French judges have asked the European Parliament to lift Marine Le Pen's immunity so that she could face possible prosecution over misuse of parliamentary funds.

The far-right politician, among the leading candidates in the first round of France's presidential election on April 23, is accused of paying Front National aides up to €340,000 (£290,000) from EU funds while carrying out domestic party activity.

However, as a European Parliament member, Le Pen has immunity from prosecution.

Judicial sources have confirmed to Reuters and AP that a request to lift immunity has been submitted to the European parliament through the French government on Friday (14 April).

Appearing on French national TV, Le Pen said the claims were unfounded but declined to comment further.

In an earlier case, the European Parliament voted to revoke Le Pen's immunity for allegedly breaking French anti-terror laws after she tweeted three graphic images of Isis executions on Twitter.

According to French law, distribution of violent images or images which incite terrorism is banned. Those found guilty can be sentenced to up to three years in prison and a fine of as much as €75,000.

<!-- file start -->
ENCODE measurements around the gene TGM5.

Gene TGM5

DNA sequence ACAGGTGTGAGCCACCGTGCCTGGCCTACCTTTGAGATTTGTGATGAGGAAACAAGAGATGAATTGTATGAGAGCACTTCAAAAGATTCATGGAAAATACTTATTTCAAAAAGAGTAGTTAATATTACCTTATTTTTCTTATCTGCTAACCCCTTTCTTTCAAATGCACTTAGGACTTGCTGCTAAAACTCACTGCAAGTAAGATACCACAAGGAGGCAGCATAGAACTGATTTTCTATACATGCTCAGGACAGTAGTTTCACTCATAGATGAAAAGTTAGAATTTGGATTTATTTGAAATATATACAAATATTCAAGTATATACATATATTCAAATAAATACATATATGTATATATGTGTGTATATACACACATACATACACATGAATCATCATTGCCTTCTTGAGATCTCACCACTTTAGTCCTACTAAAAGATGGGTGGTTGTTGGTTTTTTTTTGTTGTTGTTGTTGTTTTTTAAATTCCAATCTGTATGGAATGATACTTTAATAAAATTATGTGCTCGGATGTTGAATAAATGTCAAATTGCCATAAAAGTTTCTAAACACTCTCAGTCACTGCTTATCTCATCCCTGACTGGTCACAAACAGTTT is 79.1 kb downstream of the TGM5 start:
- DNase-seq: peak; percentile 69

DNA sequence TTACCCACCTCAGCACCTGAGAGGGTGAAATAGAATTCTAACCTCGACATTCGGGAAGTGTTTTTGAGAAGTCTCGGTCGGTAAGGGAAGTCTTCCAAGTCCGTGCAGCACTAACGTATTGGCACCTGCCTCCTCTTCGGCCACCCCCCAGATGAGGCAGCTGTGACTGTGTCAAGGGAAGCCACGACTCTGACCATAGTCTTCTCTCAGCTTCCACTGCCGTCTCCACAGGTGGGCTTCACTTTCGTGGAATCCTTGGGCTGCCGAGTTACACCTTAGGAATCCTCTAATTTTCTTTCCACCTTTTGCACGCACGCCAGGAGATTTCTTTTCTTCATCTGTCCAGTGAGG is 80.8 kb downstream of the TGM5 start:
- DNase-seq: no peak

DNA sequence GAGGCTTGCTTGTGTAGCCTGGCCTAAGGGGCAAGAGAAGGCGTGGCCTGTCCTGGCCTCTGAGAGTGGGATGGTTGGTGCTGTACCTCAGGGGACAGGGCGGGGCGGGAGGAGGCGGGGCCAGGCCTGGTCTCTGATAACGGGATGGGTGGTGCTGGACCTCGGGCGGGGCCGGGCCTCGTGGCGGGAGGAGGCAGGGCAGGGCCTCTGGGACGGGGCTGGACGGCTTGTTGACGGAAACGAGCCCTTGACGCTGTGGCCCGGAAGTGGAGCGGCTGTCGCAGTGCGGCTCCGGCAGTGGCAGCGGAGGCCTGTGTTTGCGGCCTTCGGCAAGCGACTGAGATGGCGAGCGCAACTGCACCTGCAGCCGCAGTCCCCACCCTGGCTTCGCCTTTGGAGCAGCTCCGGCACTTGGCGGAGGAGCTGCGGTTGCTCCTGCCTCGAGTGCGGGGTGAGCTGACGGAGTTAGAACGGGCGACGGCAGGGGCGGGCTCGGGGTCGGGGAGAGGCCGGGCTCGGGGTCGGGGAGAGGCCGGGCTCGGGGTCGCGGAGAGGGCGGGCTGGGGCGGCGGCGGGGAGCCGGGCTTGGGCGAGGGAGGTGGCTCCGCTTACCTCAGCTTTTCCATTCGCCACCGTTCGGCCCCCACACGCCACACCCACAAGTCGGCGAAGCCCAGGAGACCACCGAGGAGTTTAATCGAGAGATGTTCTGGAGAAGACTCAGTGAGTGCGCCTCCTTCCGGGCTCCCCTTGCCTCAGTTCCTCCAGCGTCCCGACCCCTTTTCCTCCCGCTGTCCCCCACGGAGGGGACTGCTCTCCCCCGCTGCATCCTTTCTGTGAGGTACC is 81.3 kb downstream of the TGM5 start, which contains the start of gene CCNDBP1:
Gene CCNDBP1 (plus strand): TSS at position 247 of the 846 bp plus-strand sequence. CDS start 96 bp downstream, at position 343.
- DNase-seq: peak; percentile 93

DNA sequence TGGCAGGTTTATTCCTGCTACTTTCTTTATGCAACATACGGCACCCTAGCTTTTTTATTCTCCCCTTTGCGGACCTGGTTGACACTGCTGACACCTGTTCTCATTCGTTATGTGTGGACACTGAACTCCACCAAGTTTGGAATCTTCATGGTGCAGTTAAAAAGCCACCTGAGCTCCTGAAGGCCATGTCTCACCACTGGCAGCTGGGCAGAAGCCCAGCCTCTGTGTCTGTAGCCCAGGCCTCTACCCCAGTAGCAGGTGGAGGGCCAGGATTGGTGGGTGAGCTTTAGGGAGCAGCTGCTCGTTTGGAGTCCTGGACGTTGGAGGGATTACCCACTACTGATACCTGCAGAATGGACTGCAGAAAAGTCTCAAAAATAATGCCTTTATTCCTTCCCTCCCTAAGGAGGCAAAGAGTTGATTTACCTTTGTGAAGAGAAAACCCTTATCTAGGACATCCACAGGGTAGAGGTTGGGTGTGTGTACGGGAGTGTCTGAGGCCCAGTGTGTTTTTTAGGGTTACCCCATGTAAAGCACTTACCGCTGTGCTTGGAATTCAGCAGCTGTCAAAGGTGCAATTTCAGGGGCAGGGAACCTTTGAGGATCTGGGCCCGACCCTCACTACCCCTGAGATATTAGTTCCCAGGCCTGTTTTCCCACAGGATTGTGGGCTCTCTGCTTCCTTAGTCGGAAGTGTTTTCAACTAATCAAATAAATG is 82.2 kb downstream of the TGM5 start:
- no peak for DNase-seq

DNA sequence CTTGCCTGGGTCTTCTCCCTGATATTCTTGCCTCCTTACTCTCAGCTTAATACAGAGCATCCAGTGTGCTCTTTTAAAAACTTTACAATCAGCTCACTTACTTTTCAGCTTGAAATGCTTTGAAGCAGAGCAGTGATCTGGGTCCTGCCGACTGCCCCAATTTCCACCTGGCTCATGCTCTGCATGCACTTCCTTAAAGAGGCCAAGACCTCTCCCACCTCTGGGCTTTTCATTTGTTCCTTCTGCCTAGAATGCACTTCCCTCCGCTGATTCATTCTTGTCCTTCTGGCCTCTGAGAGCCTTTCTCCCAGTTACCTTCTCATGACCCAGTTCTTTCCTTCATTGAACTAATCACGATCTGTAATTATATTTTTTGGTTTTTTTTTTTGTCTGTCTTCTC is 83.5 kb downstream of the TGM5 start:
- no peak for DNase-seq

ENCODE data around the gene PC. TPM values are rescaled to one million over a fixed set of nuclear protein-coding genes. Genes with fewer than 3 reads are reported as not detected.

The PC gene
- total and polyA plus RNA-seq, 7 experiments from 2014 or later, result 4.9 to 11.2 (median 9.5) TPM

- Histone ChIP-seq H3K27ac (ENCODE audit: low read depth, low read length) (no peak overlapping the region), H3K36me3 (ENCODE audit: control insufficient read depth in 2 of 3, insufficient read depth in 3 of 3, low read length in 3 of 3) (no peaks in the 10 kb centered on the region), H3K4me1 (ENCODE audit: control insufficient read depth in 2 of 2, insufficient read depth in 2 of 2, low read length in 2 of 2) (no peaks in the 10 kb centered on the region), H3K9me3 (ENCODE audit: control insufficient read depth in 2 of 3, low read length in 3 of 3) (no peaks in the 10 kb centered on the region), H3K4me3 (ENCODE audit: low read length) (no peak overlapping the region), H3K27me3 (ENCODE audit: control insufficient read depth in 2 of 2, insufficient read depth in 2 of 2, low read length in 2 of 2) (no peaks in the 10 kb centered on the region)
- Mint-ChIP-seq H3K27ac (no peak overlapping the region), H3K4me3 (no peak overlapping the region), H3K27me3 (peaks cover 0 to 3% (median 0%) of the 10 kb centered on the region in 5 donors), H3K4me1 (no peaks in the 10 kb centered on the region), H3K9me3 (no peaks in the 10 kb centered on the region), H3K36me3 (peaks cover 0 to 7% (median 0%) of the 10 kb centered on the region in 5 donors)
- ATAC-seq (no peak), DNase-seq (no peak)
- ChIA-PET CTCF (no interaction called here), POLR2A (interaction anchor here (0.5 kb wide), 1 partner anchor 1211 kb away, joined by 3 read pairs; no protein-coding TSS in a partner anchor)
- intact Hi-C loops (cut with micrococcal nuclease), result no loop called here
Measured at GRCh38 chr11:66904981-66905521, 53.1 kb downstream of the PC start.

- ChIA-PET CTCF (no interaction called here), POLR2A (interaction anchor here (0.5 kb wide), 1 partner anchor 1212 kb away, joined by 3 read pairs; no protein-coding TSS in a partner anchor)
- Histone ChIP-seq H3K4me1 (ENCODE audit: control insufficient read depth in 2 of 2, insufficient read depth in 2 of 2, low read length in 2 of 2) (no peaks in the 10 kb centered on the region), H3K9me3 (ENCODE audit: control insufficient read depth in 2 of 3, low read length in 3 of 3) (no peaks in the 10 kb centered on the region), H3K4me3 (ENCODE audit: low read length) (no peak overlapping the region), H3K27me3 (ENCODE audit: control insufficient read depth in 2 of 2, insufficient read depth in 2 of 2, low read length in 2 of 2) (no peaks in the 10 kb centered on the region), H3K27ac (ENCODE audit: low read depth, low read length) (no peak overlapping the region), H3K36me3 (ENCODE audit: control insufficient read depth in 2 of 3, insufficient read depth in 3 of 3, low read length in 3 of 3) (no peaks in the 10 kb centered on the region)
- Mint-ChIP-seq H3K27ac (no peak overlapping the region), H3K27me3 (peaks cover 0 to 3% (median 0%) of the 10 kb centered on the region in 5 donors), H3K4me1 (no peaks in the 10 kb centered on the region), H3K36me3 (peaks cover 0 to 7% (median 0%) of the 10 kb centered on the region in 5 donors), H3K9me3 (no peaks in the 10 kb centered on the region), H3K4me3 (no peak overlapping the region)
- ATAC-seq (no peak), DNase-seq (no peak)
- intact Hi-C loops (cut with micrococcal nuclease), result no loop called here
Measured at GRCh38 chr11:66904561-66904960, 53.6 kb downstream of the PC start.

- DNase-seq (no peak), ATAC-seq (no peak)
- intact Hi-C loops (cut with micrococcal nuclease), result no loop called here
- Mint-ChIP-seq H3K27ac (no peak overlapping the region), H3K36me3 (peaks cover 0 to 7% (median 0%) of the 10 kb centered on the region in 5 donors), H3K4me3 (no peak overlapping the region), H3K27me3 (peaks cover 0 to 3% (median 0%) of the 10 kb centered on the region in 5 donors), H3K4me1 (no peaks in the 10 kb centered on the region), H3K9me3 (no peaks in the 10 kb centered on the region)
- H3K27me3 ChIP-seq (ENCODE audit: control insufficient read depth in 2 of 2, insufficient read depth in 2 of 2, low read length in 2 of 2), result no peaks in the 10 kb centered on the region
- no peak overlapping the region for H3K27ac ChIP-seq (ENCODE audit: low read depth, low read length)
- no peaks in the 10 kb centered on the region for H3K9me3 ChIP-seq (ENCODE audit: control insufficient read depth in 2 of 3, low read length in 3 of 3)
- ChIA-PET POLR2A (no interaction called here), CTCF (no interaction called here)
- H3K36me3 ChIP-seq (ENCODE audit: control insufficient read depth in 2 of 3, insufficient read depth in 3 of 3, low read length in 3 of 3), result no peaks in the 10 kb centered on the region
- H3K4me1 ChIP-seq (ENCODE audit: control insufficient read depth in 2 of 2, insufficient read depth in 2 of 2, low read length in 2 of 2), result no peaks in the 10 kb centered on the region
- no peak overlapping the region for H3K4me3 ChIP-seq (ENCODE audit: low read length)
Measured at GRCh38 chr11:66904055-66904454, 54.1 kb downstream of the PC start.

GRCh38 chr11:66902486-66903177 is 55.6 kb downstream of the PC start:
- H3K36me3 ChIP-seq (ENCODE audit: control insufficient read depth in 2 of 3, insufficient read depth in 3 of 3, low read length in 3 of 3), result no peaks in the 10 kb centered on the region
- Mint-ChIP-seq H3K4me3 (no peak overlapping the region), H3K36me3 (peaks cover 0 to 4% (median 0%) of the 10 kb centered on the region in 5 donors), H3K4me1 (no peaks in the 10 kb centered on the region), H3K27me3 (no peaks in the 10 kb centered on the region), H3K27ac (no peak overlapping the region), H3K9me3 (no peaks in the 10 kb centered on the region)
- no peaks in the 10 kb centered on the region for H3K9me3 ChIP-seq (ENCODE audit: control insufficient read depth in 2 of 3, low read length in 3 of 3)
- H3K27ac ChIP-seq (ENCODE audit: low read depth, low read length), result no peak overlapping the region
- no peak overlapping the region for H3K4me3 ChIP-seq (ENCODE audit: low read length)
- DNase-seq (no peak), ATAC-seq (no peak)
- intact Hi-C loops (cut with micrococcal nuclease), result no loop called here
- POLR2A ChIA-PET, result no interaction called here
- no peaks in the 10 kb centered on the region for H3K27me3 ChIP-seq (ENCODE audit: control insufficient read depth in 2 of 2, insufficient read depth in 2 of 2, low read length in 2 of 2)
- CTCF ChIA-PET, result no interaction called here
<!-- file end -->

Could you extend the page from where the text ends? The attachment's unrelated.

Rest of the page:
The developments have come at the tail-end of a week that saw Le Pen deny that the French state was responsible for its involvement in the Holocaust.

Le Pen was referring to an event known as the Rafle du Vel D'Hiv in which French police, at the request of the Nazi German authorities, rounded up 13,000 Jews from occupied and free France and deported them to German concentration camps.

In 1995, former President Jacques Chirac made a landmark apology and admitted the responsibility of the French state. The country's current president, François Hollande, has also expressed sorrow for the role of the French police during the event.

Following Le Pen's comments, her party's Parisian headquarters were the target of an arson attack by anti-fascist group Kombattre La Xénophobie (Fight Xenophobia).